Evidence indicates that cases numbered from approximately 220500/H were retrospectively renumbered in to the new system (see Figure 6).These appear to be cases that were underway whilst the changes were happening. Earlier cases do however show evidence of being re-numbered where they were still being dealt with as open claims.

Above: Figure 6: Pension card showing Chelsea claim made before the change of reference system in 1918. Also shows a later regional reference number.

With the push towards the end of the war and the demobilisation of men, the work of Chelsea continued to increase as 1918 continued towards the armistice, and beyond. Between November 1918 and April 1919, the army demobilised 1,950,000 men. Around 110,000 of these claimed a pension on discharge through the normal route, whilst another 171.000 claims were made through the Class Z scheme. Many additional claims would also be made post-discharge.

The temporary Class Z department of Chelsea

The Class Z scheme was designed to rapidly release men from the army, with the expectation that they could then be quickly recalled if hostilities broke out again. As part of this demobilisation scheme, the army created a fast-track system that allowed a man to have a shortened medical examination. They also took more steps to inform men of their ability to lodge a pension claim after demobilisation. All of these issues together created enough additional pressure on the Ministry that they set up a temporary department, Class Z, from January to June 1919 to deal with the extra rush of pension claims.

In the typical style of Chelsea, this new work necessitated a new reference system being created for the Class Z claims. These claims were given a Z reference, in the form Z / (Abbreviation of the unit) / (number of the claim), so Z/DLI/500 was the 500th Class Z claim for the DLI. In some larger regiments, an additional split was made by surname, so the reference may include A-K or L-Z, as an additional component.

Chelsea change their references again

The system of pension references introduced at Chelsea in 1917 did not appear to be suitable for their use in the longer term and in early 1919 they decided to once again change their system. This time the system was based on the 1917 system but moved more towards the system already in use with the Pension Issue Office.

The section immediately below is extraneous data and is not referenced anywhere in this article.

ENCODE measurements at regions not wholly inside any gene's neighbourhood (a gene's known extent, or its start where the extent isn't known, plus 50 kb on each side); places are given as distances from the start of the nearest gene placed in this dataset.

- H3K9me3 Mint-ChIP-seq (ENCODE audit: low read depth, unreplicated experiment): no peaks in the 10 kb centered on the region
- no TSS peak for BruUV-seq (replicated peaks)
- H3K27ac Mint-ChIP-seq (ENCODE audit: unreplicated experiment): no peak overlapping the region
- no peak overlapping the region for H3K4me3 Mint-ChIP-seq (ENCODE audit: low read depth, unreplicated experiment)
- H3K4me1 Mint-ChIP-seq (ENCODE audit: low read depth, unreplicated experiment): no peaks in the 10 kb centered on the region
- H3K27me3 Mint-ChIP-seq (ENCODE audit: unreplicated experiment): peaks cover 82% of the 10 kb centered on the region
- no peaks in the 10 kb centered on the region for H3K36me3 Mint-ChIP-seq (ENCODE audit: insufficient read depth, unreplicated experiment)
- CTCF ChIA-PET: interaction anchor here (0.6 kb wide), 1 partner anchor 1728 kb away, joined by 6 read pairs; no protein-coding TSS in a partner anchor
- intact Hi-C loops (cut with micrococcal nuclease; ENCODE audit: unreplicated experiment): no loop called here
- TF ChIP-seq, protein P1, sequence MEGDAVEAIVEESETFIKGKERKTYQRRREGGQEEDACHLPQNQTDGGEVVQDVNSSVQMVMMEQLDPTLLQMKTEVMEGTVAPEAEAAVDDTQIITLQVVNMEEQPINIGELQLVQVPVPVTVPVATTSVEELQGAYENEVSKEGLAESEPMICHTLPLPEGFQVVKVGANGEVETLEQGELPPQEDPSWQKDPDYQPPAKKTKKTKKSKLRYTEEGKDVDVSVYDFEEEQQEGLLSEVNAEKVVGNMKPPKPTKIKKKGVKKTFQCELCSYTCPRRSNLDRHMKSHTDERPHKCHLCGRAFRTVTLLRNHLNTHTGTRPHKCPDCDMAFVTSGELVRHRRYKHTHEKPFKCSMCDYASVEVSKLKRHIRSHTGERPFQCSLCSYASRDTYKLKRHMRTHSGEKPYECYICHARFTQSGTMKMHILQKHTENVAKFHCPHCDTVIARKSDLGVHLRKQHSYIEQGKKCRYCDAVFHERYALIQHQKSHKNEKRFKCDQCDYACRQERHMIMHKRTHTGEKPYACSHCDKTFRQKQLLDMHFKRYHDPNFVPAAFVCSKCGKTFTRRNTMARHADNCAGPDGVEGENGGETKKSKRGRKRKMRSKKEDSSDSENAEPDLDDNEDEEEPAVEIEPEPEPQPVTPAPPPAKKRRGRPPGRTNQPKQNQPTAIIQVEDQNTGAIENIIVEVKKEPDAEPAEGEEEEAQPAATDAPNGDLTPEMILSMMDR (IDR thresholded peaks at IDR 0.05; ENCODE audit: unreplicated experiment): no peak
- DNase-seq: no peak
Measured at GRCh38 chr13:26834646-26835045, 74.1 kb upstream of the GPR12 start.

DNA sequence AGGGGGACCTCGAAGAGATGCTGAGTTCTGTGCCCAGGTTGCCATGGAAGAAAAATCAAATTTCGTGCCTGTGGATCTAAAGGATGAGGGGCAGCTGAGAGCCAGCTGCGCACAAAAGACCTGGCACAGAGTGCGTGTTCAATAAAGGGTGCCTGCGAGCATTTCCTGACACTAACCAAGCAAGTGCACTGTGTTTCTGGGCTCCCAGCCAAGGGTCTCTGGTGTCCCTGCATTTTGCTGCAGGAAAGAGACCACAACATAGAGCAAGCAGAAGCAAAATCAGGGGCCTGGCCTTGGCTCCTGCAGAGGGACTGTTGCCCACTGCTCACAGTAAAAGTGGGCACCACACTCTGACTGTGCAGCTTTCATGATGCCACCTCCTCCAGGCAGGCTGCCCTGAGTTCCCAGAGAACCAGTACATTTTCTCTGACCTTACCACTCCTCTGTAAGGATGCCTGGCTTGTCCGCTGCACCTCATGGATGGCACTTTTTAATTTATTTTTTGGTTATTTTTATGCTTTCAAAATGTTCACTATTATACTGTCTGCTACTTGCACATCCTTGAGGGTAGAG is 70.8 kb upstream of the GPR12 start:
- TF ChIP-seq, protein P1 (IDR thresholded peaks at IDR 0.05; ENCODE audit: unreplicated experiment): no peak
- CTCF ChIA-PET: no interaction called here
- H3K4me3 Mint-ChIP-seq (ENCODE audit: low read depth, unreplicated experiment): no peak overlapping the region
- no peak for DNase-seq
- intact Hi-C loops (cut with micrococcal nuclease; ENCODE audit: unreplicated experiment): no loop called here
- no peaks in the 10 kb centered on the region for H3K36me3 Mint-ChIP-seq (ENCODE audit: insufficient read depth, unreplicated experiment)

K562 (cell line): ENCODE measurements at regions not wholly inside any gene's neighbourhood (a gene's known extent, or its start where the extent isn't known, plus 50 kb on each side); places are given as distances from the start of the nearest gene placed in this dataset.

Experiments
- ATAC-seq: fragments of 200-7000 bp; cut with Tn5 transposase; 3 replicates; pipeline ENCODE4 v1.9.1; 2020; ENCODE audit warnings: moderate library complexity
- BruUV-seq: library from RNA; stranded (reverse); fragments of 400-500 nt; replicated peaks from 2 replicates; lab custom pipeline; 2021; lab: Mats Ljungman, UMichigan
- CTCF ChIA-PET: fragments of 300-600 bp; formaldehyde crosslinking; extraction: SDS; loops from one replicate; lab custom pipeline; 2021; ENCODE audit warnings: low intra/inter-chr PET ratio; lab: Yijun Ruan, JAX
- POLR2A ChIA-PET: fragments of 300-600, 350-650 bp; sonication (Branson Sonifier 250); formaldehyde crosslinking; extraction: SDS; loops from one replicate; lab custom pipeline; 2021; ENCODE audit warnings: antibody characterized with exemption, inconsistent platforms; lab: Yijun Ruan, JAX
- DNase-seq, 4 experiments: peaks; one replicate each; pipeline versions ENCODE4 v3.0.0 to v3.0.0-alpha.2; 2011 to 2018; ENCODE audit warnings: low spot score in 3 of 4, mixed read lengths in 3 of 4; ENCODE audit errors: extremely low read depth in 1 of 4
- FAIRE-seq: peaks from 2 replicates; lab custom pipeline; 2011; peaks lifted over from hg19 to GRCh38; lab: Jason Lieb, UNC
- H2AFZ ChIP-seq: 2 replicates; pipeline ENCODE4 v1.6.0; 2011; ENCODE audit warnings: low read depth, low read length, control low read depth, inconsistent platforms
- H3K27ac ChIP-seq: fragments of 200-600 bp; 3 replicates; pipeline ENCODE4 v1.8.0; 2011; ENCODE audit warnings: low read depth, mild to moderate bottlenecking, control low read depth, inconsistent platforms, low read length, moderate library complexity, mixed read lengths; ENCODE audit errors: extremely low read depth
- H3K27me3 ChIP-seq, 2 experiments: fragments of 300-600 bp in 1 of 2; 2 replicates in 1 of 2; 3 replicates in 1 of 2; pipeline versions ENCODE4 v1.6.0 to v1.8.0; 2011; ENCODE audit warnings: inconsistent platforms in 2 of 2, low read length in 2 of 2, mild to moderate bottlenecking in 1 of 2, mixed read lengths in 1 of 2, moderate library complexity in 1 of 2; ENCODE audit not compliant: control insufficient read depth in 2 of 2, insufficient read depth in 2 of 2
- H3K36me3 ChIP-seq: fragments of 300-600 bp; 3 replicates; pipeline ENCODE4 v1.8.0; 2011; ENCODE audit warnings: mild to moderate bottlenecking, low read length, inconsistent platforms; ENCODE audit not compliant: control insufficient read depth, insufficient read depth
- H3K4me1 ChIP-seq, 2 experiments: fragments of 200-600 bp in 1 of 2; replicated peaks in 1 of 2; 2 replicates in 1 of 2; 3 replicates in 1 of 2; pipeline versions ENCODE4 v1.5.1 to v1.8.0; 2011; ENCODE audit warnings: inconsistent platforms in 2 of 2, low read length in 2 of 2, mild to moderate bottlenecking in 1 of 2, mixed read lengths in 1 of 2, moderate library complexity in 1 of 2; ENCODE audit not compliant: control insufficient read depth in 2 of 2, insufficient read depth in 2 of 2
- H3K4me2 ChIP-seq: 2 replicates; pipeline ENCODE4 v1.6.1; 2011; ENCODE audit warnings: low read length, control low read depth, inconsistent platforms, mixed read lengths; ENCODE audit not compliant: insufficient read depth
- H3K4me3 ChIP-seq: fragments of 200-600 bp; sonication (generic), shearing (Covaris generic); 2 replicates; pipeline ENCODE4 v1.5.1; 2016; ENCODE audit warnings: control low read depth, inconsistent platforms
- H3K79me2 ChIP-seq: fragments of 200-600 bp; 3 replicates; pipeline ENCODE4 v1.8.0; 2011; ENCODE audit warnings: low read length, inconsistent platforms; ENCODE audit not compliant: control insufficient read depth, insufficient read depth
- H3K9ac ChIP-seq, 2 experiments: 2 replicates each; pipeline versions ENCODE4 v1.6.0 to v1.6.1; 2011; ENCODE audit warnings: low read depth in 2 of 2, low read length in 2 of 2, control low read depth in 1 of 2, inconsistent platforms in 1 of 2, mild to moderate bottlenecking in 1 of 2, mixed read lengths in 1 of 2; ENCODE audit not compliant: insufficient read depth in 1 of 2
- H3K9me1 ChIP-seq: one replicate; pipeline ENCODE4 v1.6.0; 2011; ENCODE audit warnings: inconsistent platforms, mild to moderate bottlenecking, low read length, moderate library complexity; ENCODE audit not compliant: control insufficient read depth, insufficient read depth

The new system implemented by Chelsea is similar to the three letter code used by the Pension Issue Office but it should not be confused. The Chelsea system can be identified by the prefix being M, whereas the Pension Issue Office reference started with an S (or D and W for dependants and widows) (see Figure 7).

Above: Figure 7: Pension card showing Chelsea claim made under the 1919 reference system. Also shows a later regional reference number.

Within Chelsea, paperwork often dropped the M prefix and instead just used the second and third letters, followed by the number of the claim.

The 1916 Chelsea references were converted to the new style reference by dropping the initial R, B, G and V prefixes. The second letter of the reference and the last letter were then used in the new reference.

For example, RA1A referred to the Cameron Highlanders under the 1917 system but would be MAA under the 1919 system. Likewise the Lancashire Fusiliers were RB5E for surnames A-Z under the old system but MBE under the new 1919 system.

Chelsea and the Pension Issue Office go regional

In early 1919 the Ministry of Pensions started to debate the possibility of decentralising the department away from London and allowing processing work to be undertaken across the country in regional centres to reduce delays[vii].

A committee was formed on 14 January 1919 to discuss the decentralisation and, working quickly, reported back on 3 March 1919. The initial suggestion made by the committee was for 13 regions to be formed however this was quickly scaled back to 11 regions. Each region would have the full complement of medical, award and finance staff needed to undertake the works that were being undertaken centrally to that point.